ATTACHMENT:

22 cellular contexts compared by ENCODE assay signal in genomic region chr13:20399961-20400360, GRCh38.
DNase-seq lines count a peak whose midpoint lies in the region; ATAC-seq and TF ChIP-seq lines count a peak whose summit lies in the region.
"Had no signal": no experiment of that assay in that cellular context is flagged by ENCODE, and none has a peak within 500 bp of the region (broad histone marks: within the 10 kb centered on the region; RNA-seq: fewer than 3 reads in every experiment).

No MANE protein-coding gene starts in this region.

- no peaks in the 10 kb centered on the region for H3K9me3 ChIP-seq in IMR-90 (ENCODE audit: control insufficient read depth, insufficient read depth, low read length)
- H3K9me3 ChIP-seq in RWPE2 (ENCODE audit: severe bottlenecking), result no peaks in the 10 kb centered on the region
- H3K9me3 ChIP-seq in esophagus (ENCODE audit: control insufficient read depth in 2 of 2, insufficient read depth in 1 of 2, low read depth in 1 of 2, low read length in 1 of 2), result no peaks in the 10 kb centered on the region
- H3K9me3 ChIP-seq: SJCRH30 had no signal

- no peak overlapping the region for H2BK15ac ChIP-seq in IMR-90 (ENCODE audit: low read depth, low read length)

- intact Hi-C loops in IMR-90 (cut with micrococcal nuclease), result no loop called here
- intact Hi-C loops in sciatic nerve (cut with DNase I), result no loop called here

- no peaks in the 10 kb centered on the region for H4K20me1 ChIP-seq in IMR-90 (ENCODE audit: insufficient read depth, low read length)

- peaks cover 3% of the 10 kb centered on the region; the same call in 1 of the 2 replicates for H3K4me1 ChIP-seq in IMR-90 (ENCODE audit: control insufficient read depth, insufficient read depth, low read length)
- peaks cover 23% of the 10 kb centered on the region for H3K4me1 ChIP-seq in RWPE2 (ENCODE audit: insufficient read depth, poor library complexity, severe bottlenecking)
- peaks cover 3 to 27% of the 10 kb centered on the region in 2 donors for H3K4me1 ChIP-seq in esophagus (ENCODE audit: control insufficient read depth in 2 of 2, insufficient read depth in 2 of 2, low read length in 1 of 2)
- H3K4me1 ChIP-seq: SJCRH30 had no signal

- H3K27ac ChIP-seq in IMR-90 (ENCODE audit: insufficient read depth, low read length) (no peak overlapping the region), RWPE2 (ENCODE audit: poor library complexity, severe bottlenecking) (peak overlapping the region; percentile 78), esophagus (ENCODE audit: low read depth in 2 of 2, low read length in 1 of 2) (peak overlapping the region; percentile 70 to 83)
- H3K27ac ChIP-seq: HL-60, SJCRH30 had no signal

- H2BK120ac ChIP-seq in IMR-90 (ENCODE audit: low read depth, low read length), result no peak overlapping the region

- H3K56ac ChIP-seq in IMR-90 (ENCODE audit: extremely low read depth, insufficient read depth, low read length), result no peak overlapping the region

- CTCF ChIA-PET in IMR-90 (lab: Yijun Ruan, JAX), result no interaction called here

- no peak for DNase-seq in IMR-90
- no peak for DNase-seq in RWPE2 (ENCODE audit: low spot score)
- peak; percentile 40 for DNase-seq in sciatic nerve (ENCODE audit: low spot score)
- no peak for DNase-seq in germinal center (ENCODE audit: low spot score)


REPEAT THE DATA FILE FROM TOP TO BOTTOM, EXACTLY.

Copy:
22 cellular contexts compared by ENCODE assay signal in genomic region chr13:20399961-20400360, GRCh38.
DNase-seq lines count a peak whose midpoint lies in the region; ATAC-seq and TF ChIP-seq lines count a peak whose summit lies in the region.
"Had no signal": no experiment of that assay in that cellular context is flagged by ENCODE, and none has a peak within 500 bp of the region (broad histone marks: within the 10 kb centered on the region; RNA-seq: fewer than 3 reads in every experiment).

No MANE protein-coding gene starts in this region.

- no peaks in the 10 kb centered on the region for H3K9me3 ChIP-seq in IMR-90 (ENCODE audit: control insufficient read depth, insufficient read depth, low read length)
- H3K9me3 ChIP-seq in RWPE2 (ENCODE audit: severe bottlenecking), result no peaks in the 10 kb centered on the region
- H3K9me3 ChIP-seq in esophagus (ENCODE audit: control insufficient read depth in 2 of 2, insufficient read depth in 1 of 2, low read depth in 1 of 2, low read length in 1 of 2), result no peaks in the 10 kb centered on the region
- H3K9me3 ChIP-seq: SJCRH30 had no signal

- no peak overlapping the region for H2BK15ac ChIP-seq in IMR-90 (ENCODE audit: low read depth, low read length)

- intact Hi-C loops in IMR-90 (cut with micrococcal nuclease), result no loop called here
- intact Hi-C loops in sciatic nerve (cut with DNase I), result no loop called here

- no peaks in the 10 kb centered on the region for H4K20me1 ChIP-seq in IMR-90 (ENCODE audit: insufficient read depth, low read length)

- peaks cover 3% of the 10 kb centered on the region; the same call in 1 of the 2 replicates for H3K4me1 ChIP-seq in IMR-90 (ENCODE audit: control insufficient read depth, insufficient read depth, low read length)
- peaks cover 23% of the 10 kb centered on the region for H3K4me1 ChIP-seq in RWPE2 (ENCODE audit: insufficient read depth, poor library complexity, severe bottlenecking)
- peaks cover 3 to 27% of the 10 kb centered on the region in 2 donors for H3K4me1 ChIP-seq in esophagus (ENCODE audit: control insufficient read depth in 2 of 2, insufficient read depth in 2 of 2, low read length in 1 of 2)
- H3K4me1 ChIP-seq: SJCRH30 had no signal

- H3K27ac ChIP-seq in IMR-90 (ENCODE audit: insufficient read depth, low read length) (no peak overlapping the region), RWPE2 (ENCODE audit: poor library complexity, severe bottlenecking) (peak overlapping the region; percentile 78), esophagus (ENCODE audit: low read depth in 2 of 2, low read length in 1 of 2) (peak overlapping the region; percentile 70 to 83)
- H3K27ac ChIP-seq: HL-60, SJCRH30 had no signal

- H2BK120ac ChIP-seq in IMR-90 (ENCODE audit: low read depth, low read length), result no peak overlapping the region

- H3K56ac ChIP-seq in IMR-90 (ENCODE audit: extremely low read depth, insufficient read depth, low read length), result no peak overlapping the region

- CTCF ChIA-PET in IMR-90 (lab: Yijun Ruan, JAX), result no interaction called here

- no peak for DNase-seq in IMR-90
- no peak for DNase-seq in RWPE2 (ENCODE audit: low spot score)
- peak; percentile 40 for DNase-seq in sciatic nerve (ENCODE audit: low spot score)
- no peak for DNase-seq in germinal center (ENCODE audit: low spot score)